I would like to begin this post by first thanking Kotaku’s Michael McWhertor for helping me obtain a set of Willful Assault Plate Leggings today.
I got them while playing an hour of “Too Human” co-op with the man during working hours. Since the weekend when we tried Silicon Knights’ Xbox 360 exclusive action game — and then published hotly debated impressions — we’ve been trying to find time to link up.
I’m sure he’ll give his side of things on Kotaku (Update: he did). But I want to make clear from my vantage here at MTV is that playing “Too Human” via co-op is what I hoped it would be: better than a phone call.
Faint praise? I know “Too Human” is a controversial game and there are a lot of preview-readers this week questioning whether the game is really for them. My guess is that “Too Human” would be ideal for people who wanted to mindlessly grind and level-up while chatting with a friend — play it like many people play “World of Warcraft” — and, so far, so good.
I had to start a new character, TotiloTheBold, as a Level 1 Berzerker.
“Too Human” co-op removes the game’s cut-scenes, stripping it of story. Instead it’s just a hack-and-shoot journey through the game’s enemy-filled levels, with a friend at your side. Each player controls their version of the game’s hero, Baldur, with all the stats and stuff they earned in the single-player game. McWhertor had a Level 28 Bioengineer who he had used to clear the game. My save file was messed up (that’s what I get for tinkering with some clearly incomplete test DLC code), so I had to start a new character, TotiloTheBold, as a Level 1 Berzerker. We began playing in the game’s third level, which was accessible, I think, because he’d been there already.
The game proved to be the social experience I thought it would be. McWhertor and I were able to keep up a pretty good patter while chopping through robots. After a while, I realized, I wasn’t even thinking much about the action: just doing it and enjoying picking up all the loot that was dropped. It didn’t become much of a strategy game. We weren’t calling out many battle plans as if we were playing a “Halo 3” co-op campaign. That was partially because I was too weak to help him, but even as my leveling increased (in one hour I was a Level 9 and he a Level 30), we kept mostly to solo combat while chatting throughout.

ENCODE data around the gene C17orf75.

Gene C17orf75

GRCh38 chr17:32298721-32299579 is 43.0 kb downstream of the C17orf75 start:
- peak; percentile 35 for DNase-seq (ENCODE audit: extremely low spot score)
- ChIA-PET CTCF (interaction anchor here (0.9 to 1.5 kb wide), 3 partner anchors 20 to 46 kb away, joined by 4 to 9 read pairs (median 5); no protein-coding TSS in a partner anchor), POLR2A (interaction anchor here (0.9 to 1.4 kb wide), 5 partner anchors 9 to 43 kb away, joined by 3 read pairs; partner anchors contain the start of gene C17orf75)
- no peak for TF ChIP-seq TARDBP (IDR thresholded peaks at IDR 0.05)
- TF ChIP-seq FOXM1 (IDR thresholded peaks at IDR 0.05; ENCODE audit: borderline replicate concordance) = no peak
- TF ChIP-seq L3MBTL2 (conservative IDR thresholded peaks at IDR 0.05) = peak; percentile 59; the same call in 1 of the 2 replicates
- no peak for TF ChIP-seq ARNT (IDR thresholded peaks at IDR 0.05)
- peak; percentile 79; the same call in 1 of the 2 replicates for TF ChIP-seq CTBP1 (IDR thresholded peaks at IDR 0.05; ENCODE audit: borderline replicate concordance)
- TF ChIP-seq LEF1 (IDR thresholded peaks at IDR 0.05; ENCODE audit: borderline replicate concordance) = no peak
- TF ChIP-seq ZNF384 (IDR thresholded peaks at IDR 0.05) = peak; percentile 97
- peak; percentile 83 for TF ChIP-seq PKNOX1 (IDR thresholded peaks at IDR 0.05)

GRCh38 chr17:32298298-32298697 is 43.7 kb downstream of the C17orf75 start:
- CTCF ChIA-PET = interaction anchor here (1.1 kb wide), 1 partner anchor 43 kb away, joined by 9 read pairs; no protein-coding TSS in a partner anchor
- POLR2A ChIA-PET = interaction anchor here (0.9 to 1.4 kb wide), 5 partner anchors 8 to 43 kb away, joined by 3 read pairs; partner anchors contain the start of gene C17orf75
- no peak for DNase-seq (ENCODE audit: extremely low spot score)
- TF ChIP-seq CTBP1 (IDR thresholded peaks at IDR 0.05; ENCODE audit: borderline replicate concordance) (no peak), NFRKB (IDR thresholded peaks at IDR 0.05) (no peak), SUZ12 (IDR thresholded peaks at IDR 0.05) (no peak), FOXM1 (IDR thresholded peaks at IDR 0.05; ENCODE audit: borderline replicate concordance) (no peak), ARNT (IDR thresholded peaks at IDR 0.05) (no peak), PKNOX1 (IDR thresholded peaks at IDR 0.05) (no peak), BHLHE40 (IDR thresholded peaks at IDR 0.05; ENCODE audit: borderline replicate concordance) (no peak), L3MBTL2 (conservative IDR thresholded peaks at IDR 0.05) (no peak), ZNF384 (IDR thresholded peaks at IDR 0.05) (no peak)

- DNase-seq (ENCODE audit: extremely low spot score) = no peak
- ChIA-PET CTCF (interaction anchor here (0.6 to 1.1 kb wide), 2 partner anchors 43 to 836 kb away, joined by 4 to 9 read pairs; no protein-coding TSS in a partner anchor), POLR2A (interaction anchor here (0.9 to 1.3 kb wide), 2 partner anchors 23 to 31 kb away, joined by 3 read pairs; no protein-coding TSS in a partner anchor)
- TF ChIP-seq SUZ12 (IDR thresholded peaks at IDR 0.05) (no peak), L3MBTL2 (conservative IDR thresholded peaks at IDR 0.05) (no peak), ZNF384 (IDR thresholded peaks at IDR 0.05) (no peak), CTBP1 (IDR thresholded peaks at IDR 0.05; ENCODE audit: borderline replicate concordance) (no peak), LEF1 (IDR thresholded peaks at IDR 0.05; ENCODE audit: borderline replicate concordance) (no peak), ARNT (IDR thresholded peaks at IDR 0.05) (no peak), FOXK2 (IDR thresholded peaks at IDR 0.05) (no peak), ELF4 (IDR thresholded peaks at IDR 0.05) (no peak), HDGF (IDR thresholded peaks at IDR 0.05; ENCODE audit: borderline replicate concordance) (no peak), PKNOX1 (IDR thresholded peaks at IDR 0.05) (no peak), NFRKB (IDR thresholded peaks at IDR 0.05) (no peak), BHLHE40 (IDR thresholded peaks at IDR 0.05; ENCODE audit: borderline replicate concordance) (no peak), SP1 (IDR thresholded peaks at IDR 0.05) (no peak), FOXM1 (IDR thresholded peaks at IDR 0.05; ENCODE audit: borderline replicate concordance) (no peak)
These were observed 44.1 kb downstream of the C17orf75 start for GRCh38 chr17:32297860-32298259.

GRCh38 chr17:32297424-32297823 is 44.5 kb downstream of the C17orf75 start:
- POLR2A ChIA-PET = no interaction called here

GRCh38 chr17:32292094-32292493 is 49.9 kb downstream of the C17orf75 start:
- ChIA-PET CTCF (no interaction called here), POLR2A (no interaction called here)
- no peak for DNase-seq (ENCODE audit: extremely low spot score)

What works nicely in “Too Human” co-op is that you and your partner are constantly collecting new stuff. We shared experience points for our kills and set the item-drops to round-robin distribution. He got one. I got one. He got one. I got one. Etcetera. I could upgrade at any time, and found myself doing it a lot — tinkering with armor, swapping guns, distributing points. Like I said in my first write-up, “Too Human” is a game meant to be paused a lot. The pause doesn’t interrupt the action, which is why I was killed while I was upgrading. That keeps the other player from waiting.
What wasn’t working so nicely in our preview builds was the camera and the lack of a map.